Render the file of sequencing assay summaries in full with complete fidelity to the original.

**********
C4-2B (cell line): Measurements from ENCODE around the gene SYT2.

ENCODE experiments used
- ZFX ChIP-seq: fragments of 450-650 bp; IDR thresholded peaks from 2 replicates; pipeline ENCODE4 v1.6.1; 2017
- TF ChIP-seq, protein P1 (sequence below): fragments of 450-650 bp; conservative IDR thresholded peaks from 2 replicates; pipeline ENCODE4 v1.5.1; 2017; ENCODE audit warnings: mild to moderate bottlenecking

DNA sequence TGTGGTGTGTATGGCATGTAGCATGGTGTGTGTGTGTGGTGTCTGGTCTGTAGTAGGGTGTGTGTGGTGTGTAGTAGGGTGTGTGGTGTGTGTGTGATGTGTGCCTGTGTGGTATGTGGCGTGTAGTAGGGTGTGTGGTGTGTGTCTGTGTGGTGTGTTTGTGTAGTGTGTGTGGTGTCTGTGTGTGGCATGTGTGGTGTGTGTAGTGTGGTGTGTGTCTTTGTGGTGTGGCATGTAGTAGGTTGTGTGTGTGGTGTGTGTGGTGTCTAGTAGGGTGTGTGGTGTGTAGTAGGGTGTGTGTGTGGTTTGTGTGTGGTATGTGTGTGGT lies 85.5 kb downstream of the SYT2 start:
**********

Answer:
C4-2B (cell line): Measurements from ENCODE around the gene SYT2.

ENCODE experiments used
- ZFX ChIP-seq: fragments of 450-650 bp; IDR thresholded peaks from 2 replicates; pipeline ENCODE4 v1.6.1; 2017
- TF ChIP-seq, protein P1 (sequence below): fragments of 450-650 bp; conservative IDR thresholded peaks from 2 replicates; pipeline ENCODE4 v1.5.1; 2017; ENCODE audit warnings: mild to moderate bottlenecking

DNA sequence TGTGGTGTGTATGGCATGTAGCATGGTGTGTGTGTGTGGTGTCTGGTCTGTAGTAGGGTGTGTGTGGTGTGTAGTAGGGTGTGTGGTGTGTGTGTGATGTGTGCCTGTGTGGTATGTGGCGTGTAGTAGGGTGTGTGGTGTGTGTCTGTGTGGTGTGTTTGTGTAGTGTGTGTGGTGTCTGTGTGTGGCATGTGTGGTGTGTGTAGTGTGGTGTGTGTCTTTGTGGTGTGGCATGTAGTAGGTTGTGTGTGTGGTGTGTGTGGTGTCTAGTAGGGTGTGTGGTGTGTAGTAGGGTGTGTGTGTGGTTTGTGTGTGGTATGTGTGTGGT lies 85.5 kb downstream of the SYT2 start: